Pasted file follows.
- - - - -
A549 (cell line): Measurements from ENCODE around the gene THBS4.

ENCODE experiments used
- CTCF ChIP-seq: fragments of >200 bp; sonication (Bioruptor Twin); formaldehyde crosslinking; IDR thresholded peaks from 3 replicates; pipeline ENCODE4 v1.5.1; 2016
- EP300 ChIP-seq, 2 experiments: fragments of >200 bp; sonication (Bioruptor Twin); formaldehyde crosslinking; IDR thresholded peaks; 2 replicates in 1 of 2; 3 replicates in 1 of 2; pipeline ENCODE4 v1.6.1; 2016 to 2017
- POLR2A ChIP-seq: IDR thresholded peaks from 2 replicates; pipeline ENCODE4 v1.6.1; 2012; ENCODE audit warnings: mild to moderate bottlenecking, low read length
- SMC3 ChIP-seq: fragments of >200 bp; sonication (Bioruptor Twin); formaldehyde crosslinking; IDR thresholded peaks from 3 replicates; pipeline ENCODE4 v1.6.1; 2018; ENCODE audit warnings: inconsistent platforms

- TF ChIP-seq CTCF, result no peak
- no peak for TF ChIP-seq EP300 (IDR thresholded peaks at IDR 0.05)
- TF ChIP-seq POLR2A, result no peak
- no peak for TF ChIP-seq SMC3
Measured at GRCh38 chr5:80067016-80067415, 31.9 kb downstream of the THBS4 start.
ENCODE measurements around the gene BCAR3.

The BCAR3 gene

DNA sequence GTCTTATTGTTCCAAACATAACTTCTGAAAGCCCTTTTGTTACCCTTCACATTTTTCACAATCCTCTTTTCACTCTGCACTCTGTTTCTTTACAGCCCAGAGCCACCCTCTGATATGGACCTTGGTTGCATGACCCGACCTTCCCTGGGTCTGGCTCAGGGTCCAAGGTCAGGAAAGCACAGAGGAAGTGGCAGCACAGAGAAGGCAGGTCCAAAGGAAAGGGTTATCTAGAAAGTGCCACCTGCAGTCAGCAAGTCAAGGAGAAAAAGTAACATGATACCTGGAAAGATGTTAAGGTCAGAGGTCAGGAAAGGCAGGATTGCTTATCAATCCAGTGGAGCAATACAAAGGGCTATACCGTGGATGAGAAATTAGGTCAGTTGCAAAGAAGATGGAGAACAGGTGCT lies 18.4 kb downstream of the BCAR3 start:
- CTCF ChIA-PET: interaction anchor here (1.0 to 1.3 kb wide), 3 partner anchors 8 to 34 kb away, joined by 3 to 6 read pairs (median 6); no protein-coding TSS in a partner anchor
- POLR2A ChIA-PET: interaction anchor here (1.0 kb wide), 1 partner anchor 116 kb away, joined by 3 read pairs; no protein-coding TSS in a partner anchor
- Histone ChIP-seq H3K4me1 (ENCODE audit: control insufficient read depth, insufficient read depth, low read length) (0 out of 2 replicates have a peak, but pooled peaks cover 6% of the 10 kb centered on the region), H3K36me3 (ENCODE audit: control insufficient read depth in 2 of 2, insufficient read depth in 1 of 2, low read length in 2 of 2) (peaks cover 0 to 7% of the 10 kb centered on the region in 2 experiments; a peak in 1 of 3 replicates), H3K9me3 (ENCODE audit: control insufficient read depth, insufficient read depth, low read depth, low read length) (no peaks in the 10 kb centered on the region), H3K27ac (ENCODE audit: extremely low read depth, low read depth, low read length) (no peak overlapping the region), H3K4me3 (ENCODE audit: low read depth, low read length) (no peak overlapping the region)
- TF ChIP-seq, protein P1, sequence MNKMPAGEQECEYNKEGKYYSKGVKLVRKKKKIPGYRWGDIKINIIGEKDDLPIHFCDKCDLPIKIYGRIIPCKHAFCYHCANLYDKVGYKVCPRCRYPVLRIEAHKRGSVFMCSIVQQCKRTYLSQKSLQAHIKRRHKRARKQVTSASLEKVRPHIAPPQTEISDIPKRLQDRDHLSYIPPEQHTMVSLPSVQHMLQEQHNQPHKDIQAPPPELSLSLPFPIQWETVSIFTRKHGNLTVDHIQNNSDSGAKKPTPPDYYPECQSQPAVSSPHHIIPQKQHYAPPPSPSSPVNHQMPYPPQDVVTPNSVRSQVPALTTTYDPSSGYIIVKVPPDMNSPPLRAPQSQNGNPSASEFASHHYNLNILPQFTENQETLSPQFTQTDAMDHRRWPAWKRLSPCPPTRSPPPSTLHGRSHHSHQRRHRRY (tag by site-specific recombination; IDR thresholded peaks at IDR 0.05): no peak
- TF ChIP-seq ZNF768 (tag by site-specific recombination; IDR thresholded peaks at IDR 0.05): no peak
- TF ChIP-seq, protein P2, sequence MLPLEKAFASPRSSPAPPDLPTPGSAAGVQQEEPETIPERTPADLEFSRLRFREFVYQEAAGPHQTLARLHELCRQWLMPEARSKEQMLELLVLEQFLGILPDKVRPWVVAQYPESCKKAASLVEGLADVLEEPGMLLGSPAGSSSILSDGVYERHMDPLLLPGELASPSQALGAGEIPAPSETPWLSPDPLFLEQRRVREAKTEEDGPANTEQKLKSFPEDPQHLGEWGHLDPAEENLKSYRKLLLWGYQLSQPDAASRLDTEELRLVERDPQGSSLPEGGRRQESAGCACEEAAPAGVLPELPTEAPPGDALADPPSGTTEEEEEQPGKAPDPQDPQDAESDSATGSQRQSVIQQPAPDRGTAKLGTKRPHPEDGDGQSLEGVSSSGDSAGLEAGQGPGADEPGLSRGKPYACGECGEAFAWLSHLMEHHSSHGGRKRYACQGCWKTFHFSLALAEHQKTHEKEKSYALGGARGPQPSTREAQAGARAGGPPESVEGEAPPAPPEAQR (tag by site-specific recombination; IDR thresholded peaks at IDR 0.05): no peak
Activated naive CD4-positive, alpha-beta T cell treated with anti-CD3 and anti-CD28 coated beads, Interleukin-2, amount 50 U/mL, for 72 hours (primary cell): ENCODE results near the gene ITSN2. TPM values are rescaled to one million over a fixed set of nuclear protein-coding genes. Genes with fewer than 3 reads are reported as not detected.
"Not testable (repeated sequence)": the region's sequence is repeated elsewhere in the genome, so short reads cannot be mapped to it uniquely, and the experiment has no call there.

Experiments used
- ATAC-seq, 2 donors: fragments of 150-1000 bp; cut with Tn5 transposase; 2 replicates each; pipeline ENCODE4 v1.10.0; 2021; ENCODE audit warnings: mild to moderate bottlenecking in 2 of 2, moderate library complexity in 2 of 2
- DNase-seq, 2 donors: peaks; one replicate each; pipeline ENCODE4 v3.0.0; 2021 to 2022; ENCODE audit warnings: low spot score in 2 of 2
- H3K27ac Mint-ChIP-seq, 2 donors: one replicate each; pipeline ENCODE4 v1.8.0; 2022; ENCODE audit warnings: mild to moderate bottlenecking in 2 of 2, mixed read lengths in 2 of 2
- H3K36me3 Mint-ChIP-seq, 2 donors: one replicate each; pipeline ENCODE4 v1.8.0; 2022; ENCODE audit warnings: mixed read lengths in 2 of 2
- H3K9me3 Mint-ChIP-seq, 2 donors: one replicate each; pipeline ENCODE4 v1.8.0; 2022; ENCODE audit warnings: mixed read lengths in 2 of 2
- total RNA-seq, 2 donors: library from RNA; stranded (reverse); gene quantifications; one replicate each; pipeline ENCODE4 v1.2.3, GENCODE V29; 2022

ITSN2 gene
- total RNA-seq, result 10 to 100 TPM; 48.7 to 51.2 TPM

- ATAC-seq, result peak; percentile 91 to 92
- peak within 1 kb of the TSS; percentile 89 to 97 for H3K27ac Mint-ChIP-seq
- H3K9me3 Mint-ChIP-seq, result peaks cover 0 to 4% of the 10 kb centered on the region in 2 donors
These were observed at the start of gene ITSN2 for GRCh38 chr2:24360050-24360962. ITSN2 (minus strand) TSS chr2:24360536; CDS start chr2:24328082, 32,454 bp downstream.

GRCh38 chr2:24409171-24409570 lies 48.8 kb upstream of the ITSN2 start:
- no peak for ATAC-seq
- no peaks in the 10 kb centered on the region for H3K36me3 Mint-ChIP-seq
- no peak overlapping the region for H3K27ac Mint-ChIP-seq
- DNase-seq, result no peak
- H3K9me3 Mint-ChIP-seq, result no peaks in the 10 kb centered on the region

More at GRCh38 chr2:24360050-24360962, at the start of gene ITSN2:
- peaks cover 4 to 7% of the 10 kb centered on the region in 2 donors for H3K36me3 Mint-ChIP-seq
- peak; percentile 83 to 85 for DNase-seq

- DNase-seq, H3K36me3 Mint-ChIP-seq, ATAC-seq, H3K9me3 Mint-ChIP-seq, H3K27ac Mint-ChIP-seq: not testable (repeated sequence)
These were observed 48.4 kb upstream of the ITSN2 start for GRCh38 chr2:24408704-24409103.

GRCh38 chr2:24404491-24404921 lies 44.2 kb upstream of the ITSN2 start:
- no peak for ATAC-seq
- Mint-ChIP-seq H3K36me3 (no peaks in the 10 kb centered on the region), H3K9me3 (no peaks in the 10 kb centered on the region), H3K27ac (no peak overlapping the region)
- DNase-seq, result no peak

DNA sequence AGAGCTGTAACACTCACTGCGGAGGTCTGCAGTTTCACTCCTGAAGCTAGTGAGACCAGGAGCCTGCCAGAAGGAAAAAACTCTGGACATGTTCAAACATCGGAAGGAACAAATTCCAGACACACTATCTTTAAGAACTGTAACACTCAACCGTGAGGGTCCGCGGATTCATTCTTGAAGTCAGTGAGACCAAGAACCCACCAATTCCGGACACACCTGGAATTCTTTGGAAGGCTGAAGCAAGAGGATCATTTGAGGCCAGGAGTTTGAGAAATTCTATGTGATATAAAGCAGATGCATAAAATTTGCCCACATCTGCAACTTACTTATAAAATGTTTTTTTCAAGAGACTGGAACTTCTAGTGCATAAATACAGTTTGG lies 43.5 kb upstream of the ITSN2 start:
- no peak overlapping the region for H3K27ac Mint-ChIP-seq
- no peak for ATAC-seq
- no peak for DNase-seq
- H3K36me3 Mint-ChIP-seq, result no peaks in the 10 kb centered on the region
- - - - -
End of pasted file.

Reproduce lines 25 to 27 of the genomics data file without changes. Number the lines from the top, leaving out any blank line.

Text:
- DNase-seq, 2 donors: peaks; one replicate each; pipeline ENCODE4 v3.0.0; 2021 to 2022; ENCODE audit warnings: low spot score in 2 of 2
- H3K27ac Mint-ChIP-seq, 2 donors: one replicate each; pipeline ENCODE4 v1.8.0; 2022; ENCODE audit warnings: mild to moderate bottlenecking in 2 of 2, mixed read lengths in 2 of 2
- H3K36me3 Mint-ChIP-seq, 2 donors: one replicate each; pipeline ENCODE4 v1.8.0; 2022; ENCODE audit warnings: mixed read lengths in 2 of 2